As specialists in environmental translations we thought it only right for World Environment Day that we take a (very brief) look at some interesting research into how the environment influences language and linguistic development. Here are three of the main ways that we are all, ultimately, impacted and shaped by our geography:
Recent research by Maddieson and Coupé indicates that climate, vegetation and topography may have a significant but slow impact on the sound of languages. Until recently it has been very difficult to study in humans, but similar “acoustic adaptation” has been shown to exist with birds – the same species of bird will adapt its song to be higher pitched if it lives in an urban environment than in a rural environment.
The work by Maddieson and Coupé has shown that similarities exist between languages from regions with similar climates, even if separated by thousands of miles. There was a clear pattern: languages in hotter, more forested regions (like South East Asia) used lower frequency sounds and fewer distinct consonants, with words tending to favour more vowel sounds and simple syllables. On the other hand, languages in colder, drier and more mountainous regions were more consonant heavy (Georgian, for example, which gives us the word mtsvrt’neli, meaning “trainer”). Humidity and dense vegetation interfere with sound so the assumption is that languages in such areas have somehow adapted over time to be more easily audible to compensate.
One of the most obvious ways that the world around you guides the development of language is in some of the vocabulary you use. The influence by the climate is often easy to spot. It’s been said since the early 20th century that the Eskimo-Aleut languages include hundreds of words for snow, although today it’s generally accepted that they only have roughly as many root words referring to snow as English. Finnish is another language where extensive experience with winter has led to quite specific terminology (over 40 snow-related words by some counts), varying from very wet snow (loska), to snow found on the branch of a tree (tykky).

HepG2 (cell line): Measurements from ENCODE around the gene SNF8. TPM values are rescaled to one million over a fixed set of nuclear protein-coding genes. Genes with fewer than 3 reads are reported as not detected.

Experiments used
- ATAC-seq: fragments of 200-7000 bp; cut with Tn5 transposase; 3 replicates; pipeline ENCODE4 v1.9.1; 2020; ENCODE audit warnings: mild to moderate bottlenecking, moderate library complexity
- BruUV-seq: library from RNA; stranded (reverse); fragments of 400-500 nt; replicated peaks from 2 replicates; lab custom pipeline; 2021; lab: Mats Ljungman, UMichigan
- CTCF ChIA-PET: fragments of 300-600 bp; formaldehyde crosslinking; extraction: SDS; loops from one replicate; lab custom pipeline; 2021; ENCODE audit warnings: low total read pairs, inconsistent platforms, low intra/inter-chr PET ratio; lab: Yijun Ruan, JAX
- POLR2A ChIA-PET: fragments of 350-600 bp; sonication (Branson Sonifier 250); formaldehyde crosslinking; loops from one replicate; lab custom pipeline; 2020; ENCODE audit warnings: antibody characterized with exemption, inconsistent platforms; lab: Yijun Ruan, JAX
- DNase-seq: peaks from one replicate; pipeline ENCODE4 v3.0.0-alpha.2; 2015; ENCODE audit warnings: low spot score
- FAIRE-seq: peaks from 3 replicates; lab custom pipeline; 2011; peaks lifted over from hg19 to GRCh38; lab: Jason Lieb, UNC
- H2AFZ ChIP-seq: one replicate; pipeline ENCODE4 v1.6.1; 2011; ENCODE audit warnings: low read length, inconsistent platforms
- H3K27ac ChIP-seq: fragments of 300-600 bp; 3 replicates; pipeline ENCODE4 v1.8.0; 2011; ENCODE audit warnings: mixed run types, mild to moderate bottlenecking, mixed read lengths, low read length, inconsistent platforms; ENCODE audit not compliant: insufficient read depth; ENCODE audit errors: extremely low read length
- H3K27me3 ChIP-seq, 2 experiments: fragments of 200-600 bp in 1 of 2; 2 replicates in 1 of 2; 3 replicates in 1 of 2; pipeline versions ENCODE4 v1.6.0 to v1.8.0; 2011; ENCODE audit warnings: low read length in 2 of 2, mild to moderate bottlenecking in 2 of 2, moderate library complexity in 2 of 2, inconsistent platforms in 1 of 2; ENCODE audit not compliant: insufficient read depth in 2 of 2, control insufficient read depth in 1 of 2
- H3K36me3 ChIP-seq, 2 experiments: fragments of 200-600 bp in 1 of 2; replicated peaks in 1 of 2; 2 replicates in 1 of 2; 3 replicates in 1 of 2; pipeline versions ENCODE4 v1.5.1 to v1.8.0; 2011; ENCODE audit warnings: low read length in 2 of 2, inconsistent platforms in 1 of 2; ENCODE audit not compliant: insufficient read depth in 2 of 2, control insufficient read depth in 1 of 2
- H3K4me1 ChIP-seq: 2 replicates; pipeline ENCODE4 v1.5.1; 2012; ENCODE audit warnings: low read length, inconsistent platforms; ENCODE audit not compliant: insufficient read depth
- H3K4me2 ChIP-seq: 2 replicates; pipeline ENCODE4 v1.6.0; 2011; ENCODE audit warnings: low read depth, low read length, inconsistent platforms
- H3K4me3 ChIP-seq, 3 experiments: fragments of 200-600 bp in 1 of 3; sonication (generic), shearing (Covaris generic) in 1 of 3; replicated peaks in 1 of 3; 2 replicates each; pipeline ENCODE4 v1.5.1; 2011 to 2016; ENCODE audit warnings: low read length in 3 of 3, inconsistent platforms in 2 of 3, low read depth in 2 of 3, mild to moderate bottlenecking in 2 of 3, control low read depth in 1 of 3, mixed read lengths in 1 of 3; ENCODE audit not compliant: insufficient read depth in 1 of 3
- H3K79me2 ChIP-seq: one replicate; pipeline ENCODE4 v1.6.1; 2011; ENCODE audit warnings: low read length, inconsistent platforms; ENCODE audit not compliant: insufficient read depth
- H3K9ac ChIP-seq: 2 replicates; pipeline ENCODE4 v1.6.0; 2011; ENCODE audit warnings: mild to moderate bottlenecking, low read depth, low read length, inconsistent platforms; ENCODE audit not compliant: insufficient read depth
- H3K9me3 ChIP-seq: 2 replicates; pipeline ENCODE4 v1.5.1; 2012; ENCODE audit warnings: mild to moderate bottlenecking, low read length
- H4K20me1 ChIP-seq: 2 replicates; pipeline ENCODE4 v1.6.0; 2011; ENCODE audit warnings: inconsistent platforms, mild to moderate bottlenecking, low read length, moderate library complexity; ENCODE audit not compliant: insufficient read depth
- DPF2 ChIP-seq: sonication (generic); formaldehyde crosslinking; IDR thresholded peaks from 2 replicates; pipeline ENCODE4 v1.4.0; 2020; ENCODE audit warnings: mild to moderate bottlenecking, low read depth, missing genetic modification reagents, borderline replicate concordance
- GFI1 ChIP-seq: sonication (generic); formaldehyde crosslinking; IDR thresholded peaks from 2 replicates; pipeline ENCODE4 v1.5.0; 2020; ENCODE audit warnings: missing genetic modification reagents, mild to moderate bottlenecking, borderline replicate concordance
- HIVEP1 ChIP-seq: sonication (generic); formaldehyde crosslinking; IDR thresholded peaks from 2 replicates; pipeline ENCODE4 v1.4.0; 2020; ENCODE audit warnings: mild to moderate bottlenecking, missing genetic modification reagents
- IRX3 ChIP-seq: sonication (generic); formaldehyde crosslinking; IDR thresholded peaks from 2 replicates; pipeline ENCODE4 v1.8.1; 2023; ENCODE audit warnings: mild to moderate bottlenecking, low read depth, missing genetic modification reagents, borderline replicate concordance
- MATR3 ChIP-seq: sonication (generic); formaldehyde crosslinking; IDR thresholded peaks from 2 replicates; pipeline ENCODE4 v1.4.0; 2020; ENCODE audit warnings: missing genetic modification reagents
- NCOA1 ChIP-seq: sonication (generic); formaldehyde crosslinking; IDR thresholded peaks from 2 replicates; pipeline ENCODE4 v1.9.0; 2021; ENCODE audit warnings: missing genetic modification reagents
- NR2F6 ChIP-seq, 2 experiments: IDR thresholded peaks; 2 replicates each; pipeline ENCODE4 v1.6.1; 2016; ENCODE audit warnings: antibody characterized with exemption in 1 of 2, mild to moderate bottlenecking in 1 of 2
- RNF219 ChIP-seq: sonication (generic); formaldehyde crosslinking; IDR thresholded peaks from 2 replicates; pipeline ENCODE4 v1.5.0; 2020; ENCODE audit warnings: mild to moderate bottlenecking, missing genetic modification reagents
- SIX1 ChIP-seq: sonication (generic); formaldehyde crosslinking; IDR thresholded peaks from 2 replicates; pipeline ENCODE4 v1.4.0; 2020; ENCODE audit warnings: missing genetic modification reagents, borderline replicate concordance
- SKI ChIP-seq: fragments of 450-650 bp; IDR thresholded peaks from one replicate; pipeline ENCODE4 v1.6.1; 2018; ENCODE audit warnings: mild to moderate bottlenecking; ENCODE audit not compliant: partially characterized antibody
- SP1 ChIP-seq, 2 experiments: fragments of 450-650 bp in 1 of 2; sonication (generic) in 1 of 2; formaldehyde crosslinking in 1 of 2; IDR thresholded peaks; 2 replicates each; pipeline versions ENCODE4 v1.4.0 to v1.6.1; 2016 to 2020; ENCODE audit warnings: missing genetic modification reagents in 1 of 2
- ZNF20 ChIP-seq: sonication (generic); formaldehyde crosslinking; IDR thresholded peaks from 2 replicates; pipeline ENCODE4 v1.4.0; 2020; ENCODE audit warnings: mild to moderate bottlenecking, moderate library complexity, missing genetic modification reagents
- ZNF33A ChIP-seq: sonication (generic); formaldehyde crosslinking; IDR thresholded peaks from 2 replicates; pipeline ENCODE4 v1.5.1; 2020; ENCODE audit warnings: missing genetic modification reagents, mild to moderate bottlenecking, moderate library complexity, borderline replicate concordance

In Scotland, the same nuance appears, but with terminology relating to rain – from dreich (which means wet, dull, gloomy, dismal, and dreary) to stoating (raining so heavily that the drops of rain bounce off the ground). The Galician language, spoken in an autonomous region in the north of Spain with a similarly wet climate, includes over 70 words for rain.
Climate isn’t the only factor influencing our vocabulary. Local vegetation and animal life inevitably have similar influences on language. For example, different words develop for crops in different stages of development. In Dhivehi (the language spoken in the Maldives), there are 7 different words for coconut, and there are 47 Hawaiian words for banana. Many languages have different words for rice depending on whether it is cooked or uncooked, has been harvested or not, and so on. If this seems like an excessive level of detail, then consider the number of words you probably have for the various stages and forms of dairy product (from milk to cheese and everything in between), and the fact that some countries in the world eat no dairy – and so have no use for the distinction between clotted cream and crème fraiche.
Colour and Shade
Colour is another area where the environment you live in shapes your view of the world. The perception of colour is thought to have developed alongside other aspects of human evolution; starting with black and white, then red, with the other colours to follow. Some languages don’t have words for any colours, or even a word for the abstract concept of colour. Some cultures in hot climates see orange as a variant of red or yellow. Likewise, in some Celtic languages (e.g. Breton) there is a blurring between red and pink (ruz), and between grey, green and blue (glas) in Breton, Cornish, Welsh, Irish and Scots Gaelic. Is it because of the local weather? Possibly. But the African languages Xhosa and Zulu use -luhlaza for both blue and green and they experience a very different climate to that associated with Celtic languages. So possibly not.
How much our linguistic development is tied up with environmental factors isn’t totally clear. Sometimes people just see things differently, new words are introduced, or old ones disappear. The Greek philosopher Aristotle listed the seven primary colours as black, white, red, yellow, green, blue and violet (note the absence of orange and indigo). The word “orange” did not exist in English until the orange tree was brought to England in the 1500s – before then the colour was called “yellow-red” (and “geoluread” before that).
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